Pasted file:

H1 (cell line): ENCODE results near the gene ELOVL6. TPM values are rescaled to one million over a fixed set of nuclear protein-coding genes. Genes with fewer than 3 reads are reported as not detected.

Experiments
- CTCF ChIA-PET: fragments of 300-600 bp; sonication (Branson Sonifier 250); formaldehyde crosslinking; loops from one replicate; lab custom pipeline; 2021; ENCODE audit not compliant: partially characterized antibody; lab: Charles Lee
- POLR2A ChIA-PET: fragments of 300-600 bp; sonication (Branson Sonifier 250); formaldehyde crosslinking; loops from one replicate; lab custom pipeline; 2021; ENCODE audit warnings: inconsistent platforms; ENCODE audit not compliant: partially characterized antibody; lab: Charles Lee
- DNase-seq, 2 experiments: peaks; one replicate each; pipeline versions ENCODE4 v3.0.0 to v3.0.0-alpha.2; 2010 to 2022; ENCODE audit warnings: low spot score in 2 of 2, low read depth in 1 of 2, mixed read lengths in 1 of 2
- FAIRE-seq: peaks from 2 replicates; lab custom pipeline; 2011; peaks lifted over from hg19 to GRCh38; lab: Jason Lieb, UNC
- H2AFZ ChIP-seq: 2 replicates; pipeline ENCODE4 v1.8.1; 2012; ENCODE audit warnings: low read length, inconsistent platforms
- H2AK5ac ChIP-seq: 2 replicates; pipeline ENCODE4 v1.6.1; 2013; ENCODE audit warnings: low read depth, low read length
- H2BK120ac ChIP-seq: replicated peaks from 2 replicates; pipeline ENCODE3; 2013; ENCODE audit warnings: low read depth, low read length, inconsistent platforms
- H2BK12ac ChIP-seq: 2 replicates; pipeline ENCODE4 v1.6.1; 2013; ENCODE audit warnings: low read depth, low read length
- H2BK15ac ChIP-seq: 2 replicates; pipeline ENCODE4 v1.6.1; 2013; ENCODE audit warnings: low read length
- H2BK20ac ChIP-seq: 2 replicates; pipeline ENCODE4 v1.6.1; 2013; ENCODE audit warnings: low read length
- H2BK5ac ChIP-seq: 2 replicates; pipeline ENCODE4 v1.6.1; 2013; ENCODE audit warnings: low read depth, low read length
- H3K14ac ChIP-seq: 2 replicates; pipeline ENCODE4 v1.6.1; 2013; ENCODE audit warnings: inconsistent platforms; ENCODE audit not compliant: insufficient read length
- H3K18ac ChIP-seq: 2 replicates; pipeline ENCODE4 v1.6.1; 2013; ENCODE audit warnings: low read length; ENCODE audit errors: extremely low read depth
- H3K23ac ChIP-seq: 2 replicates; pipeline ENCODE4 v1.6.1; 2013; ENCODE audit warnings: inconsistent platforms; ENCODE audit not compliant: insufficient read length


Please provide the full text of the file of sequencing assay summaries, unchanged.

H1 (cell line): ENCODE results near the gene ELOVL6. TPM values are rescaled to one million over a fixed set of nuclear protein-coding genes. Genes with fewer than 3 reads are reported as not detected.

Experiments
- CTCF ChIA-PET: fragments of 300-600 bp; sonication (Branson Sonifier 250); formaldehyde crosslinking; loops from one replicate; lab custom pipeline; 2021; ENCODE audit not compliant: partially characterized antibody; lab: Charles Lee
- POLR2A ChIA-PET: fragments of 300-600 bp; sonication (Branson Sonifier 250); formaldehyde crosslinking; loops from one replicate; lab custom pipeline; 2021; ENCODE audit warnings: inconsistent platforms; ENCODE audit not compliant: partially characterized antibody; lab: Charles Lee
- DNase-seq, 2 experiments: peaks; one replicate each; pipeline versions ENCODE4 v3.0.0 to v3.0.0-alpha.2; 2010 to 2022; ENCODE audit warnings: low spot score in 2 of 2, low read depth in 1 of 2, mixed read lengths in 1 of 2
- FAIRE-seq: peaks from 2 replicates; lab custom pipeline; 2011; peaks lifted over from hg19 to GRCh38; lab: Jason Lieb, UNC
- H2AFZ ChIP-seq: 2 replicates; pipeline ENCODE4 v1.8.1; 2012; ENCODE audit warnings: low read length, inconsistent platforms
- H2AK5ac ChIP-seq: 2 replicates; pipeline ENCODE4 v1.6.1; 2013; ENCODE audit warnings: low read depth, low read length
- H2BK120ac ChIP-seq: replicated peaks from 2 replicates; pipeline ENCODE3; 2013; ENCODE audit warnings: low read depth, low read length, inconsistent platforms
- H2BK12ac ChIP-seq: 2 replicates; pipeline ENCODE4 v1.6.1; 2013; ENCODE audit warnings: low read depth, low read length
- H2BK15ac ChIP-seq: 2 replicates; pipeline ENCODE4 v1.6.1; 2013; ENCODE audit warnings: low read length
- H2BK20ac ChIP-seq: 2 replicates; pipeline ENCODE4 v1.6.1; 2013; ENCODE audit warnings: low read length
- H2BK5ac ChIP-seq: 2 replicates; pipeline ENCODE4 v1.6.1; 2013; ENCODE audit warnings: low read depth, low read length
- H3K14ac ChIP-seq: 2 replicates; pipeline ENCODE4 v1.6.1; 2013; ENCODE audit warnings: inconsistent platforms; ENCODE audit not compliant: insufficient read length
- H3K18ac ChIP-seq: 2 replicates; pipeline ENCODE4 v1.6.1; 2013; ENCODE audit warnings: low read length; ENCODE audit errors: extremely low read depth
- H3K23ac ChIP-seq: 2 replicates; pipeline ENCODE4 v1.6.1; 2013; ENCODE audit warnings: inconsistent platforms; ENCODE audit not compliant: insufficient read length